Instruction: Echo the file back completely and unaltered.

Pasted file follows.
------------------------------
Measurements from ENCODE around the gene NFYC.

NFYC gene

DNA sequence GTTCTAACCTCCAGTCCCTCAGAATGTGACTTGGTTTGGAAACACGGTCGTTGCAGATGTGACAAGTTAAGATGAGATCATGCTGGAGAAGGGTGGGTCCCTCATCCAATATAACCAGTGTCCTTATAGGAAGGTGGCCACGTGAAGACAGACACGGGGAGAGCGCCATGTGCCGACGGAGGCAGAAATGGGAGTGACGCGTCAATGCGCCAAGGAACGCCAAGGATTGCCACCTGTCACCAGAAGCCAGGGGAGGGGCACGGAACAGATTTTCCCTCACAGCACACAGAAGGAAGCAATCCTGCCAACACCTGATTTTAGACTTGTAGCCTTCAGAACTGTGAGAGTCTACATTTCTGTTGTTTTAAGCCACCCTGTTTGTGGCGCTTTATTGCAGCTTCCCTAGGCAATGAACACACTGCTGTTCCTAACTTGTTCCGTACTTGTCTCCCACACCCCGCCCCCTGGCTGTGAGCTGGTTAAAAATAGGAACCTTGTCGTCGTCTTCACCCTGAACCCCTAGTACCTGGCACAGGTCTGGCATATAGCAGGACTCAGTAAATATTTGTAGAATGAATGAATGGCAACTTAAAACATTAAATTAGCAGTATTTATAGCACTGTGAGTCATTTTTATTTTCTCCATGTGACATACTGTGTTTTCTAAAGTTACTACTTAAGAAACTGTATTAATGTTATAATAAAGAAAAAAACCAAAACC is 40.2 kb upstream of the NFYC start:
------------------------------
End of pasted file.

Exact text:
Measurements from ENCODE around the gene NFYC.

NFYC gene

DNA sequence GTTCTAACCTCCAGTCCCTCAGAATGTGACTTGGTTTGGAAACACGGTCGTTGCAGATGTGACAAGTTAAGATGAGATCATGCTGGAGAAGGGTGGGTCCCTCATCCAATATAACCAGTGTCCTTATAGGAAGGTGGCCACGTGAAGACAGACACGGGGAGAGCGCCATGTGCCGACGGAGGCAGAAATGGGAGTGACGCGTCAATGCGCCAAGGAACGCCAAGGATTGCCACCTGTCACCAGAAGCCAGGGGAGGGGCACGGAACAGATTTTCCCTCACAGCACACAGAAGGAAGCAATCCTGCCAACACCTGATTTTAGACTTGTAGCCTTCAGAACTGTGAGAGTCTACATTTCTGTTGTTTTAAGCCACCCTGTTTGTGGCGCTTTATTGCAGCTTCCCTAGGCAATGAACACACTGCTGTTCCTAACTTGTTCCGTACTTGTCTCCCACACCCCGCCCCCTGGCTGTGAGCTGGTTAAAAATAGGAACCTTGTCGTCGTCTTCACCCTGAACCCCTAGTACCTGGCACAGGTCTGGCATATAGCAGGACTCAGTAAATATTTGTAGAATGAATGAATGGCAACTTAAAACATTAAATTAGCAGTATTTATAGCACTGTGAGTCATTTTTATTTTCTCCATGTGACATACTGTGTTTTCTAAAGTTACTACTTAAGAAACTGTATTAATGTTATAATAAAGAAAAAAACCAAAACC is 40.2 kb upstream of the NFYC start: